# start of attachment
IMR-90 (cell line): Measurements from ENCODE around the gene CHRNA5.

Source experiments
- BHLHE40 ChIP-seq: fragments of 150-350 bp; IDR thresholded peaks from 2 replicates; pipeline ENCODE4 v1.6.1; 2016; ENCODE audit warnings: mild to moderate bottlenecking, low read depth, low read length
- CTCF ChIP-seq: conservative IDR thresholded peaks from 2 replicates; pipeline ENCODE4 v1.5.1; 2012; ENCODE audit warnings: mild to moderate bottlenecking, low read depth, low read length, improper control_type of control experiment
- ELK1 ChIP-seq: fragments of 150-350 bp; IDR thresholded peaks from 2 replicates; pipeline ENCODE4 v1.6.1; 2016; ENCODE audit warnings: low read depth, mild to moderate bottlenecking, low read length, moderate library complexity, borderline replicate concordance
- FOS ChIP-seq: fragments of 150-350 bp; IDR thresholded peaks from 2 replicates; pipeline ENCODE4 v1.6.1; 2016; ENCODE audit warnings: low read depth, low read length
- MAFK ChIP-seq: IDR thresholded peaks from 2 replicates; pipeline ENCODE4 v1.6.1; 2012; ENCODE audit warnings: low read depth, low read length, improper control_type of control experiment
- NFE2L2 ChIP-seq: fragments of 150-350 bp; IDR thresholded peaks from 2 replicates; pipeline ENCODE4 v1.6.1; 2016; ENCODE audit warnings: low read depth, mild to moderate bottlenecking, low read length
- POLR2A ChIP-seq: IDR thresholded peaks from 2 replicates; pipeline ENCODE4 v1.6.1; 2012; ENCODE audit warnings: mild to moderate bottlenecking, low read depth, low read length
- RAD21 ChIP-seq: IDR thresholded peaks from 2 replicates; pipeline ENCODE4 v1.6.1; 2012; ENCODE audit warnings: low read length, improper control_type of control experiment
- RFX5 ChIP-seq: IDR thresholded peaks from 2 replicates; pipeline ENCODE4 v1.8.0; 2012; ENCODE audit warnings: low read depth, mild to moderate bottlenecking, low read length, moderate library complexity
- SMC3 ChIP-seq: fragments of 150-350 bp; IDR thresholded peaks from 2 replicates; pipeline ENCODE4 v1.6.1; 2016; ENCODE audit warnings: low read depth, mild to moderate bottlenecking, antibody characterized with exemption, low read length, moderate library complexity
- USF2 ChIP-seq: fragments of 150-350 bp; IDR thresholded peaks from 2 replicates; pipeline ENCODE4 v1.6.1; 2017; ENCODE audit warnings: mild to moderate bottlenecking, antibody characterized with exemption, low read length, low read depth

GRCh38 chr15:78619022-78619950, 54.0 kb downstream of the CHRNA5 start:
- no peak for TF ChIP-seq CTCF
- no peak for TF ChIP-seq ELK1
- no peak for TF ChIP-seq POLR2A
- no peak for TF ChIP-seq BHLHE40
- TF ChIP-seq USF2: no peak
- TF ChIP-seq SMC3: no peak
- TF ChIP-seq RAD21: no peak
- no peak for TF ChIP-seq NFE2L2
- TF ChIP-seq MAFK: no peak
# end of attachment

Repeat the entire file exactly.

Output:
IMR-90 (cell line): Measurements from ENCODE around the gene CHRNA5.

Source experiments
- BHLHE40 ChIP-seq: fragments of 150-350 bp; IDR thresholded peaks from 2 replicates; pipeline ENCODE4 v1.6.1; 2016; ENCODE audit warnings: mild to moderate bottlenecking, low read depth, low read length
- CTCF ChIP-seq: conservative IDR thresholded peaks from 2 replicates; pipeline ENCODE4 v1.5.1; 2012; ENCODE audit warnings: mild to moderate bottlenecking, low read depth, low read length, improper control_type of control experiment
- ELK1 ChIP-seq: fragments of 150-350 bp; IDR thresholded peaks from 2 replicates; pipeline ENCODE4 v1.6.1; 2016; ENCODE audit warnings: low read depth, mild to moderate bottlenecking, low read length, moderate library complexity, borderline replicate concordance
- FOS ChIP-seq: fragments of 150-350 bp; IDR thresholded peaks from 2 replicates; pipeline ENCODE4 v1.6.1; 2016; ENCODE audit warnings: low read depth, low read length
- MAFK ChIP-seq: IDR thresholded peaks from 2 replicates; pipeline ENCODE4 v1.6.1; 2012; ENCODE audit warnings: low read depth, low read length, improper control_type of control experiment
- NFE2L2 ChIP-seq: fragments of 150-350 bp; IDR thresholded peaks from 2 replicates; pipeline ENCODE4 v1.6.1; 2016; ENCODE audit warnings: low read depth, mild to moderate bottlenecking, low read length
- POLR2A ChIP-seq: IDR thresholded peaks from 2 replicates; pipeline ENCODE4 v1.6.1; 2012; ENCODE audit warnings: mild to moderate bottlenecking, low read depth, low read length
- RAD21 ChIP-seq: IDR thresholded peaks from 2 replicates; pipeline ENCODE4 v1.6.1; 2012; ENCODE audit warnings: low read length, improper control_type of control experiment
- RFX5 ChIP-seq: IDR thresholded peaks from 2 replicates; pipeline ENCODE4 v1.8.0; 2012; ENCODE audit warnings: low read depth, mild to moderate bottlenecking, low read length, moderate library complexity
- SMC3 ChIP-seq: fragments of 150-350 bp; IDR thresholded peaks from 2 replicates; pipeline ENCODE4 v1.6.1; 2016; ENCODE audit warnings: low read depth, mild to moderate bottlenecking, antibody characterized with exemption, low read length, moderate library complexity
- USF2 ChIP-seq: fragments of 150-350 bp; IDR thresholded peaks from 2 replicates; pipeline ENCODE4 v1.6.1; 2017; ENCODE audit warnings: mild to moderate bottlenecking, antibody characterized with exemption, low read length, low read depth

GRCh38 chr15:78619022-78619950, 54.0 kb downstream of the CHRNA5 start:
- no peak for TF ChIP-seq CTCF
- no peak for TF ChIP-seq ELK1
- no peak for TF ChIP-seq POLR2A
- no peak for TF ChIP-seq BHLHE40
- TF ChIP-seq USF2: no peak
- TF ChIP-seq SMC3: no peak
- TF ChIP-seq RAD21: no peak
- no peak for TF ChIP-seq NFE2L2
- TF ChIP-seq MAFK: no peak